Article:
“I practice my Christian faith when I involve myself and my family in the programs of the church. My business is my business – that’s something else. The two don’t have much to do with each other.” That comment expresses a pretty common view of the relationship between Christianity and business. My guess is that most Christian business people hold that belief. They compartmentalize their Christianity.
It is easy to see why there are so many who believe that. On the business side of the equation, it fits comfortably into the worldly system of business wisdom and advice. Like a sand storm, ideas about how to grow a business swirl all around us. Hundreds of books are written each year, thousands of blog posts, videos and articles encompass us — putting forth a worldly wisdom. While there are a lot of good ideas and much to be gained from that wisdom, very few of those business people, consultants and authors recognize God in their publications. Since God is not mentioned in the mass of materials, it’s easy to conclude that business has nothing to do with Him.
On the other — Christian — side of the equation, most folks promote the compartmentalized idea as well – but much more subtly. When the local pastor announces that the church building is “God’s house,” for example, he infers that everything else – including your business – is not. When he pressures you to be involved in the programs of the institution, he’s promoting the idea that those programs are more important than anything else you could be doing – and that includes your business. When years go by without any acknowledgment from the pulpit of the role of business in the Kingdom, it’s easy to draw the conclusion that there is no role for business in the Kingdom.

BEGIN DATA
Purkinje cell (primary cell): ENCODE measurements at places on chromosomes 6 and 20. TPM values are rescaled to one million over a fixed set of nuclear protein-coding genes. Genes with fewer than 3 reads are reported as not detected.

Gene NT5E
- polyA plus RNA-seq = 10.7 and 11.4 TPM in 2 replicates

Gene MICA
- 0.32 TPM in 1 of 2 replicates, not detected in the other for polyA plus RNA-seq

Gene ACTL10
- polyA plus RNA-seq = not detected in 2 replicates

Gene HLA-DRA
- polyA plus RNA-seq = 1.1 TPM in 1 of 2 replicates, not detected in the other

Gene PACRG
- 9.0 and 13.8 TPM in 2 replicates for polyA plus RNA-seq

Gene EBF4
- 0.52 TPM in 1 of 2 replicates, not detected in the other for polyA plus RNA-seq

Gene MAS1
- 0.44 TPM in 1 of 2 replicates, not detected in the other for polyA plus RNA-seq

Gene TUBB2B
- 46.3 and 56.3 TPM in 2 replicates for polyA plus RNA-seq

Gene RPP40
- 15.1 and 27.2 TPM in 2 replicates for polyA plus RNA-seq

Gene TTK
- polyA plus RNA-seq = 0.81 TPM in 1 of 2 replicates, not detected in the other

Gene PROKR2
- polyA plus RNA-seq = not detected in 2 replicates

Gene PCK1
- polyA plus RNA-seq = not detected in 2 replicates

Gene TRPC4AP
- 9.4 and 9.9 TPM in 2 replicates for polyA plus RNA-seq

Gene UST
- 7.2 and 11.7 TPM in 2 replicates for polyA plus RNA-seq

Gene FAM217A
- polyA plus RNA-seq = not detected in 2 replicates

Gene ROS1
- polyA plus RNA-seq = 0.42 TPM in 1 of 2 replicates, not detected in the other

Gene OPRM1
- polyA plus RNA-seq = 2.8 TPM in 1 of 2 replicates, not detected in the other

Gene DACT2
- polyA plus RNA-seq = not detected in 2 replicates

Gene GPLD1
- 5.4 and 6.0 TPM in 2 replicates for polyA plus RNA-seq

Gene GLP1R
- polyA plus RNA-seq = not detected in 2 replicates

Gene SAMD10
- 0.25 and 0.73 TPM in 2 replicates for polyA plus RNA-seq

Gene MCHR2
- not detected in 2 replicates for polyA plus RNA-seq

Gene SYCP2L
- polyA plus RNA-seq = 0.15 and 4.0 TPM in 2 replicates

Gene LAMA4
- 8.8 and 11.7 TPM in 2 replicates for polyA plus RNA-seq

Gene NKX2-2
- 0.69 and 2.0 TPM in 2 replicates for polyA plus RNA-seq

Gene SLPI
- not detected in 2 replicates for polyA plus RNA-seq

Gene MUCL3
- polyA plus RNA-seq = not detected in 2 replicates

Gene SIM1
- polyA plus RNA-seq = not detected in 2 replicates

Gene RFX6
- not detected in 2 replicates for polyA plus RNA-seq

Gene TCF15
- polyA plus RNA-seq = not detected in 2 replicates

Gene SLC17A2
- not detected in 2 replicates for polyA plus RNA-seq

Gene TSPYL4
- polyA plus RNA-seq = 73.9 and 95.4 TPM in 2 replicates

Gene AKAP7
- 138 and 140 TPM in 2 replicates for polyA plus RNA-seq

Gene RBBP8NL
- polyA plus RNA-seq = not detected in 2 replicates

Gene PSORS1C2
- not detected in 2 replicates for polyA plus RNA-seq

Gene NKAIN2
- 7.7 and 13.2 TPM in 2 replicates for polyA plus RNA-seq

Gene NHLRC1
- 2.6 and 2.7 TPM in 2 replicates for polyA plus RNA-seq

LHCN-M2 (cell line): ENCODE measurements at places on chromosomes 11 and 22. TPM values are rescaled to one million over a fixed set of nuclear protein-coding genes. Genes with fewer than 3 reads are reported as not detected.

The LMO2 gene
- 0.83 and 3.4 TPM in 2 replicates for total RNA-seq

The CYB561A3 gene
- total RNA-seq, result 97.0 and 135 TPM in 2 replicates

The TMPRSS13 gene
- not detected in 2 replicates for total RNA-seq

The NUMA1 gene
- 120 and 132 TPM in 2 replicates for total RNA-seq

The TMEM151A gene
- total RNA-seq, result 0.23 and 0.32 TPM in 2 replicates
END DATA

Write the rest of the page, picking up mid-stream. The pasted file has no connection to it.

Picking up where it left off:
So, it’s easy for the majority of Christian business people to accept the idea that business is one thing, Christianity is something else, and the two don’t meet.
Unfortunately, that belief is one of the false beliefs that hinder us from achieving our business potential. It leads to negative consequences and is clearly taught against in the Bible.
Let’s look at the negative consequences. First, it limits the impact of God’s people on the broader culture. There is a reason why our culture has rapidly transformed from a pro-Christian culture to one that is increasingly anti-Christian in just a few decades. Since the compartmentalized belief keeps Christian people and their influence clustered together in institutional churches, their influence is only on those who are like-minded and attend those same churches. The broader culture is deprived of the salt and light of Christian influence through business. Salt has no impact unless it is sprinkled over that which has none. So, too with Christians. As long as we remain huddled together in the programs of the institutional church, we are not impacting those around us.
Compartmentalized Christianity promotes the hypocrisy that the non-Christian world so regularly points out in church-going Christians. The thoughtful non-Christian sees a conflict in the Christian who espouses love and grace on Sunday and then acts on the principle of return on investment on Monday. Hypocrisy is the word used to describe that state of affairs by those on the outside, and it provides sufficient reason to avoid the same fate.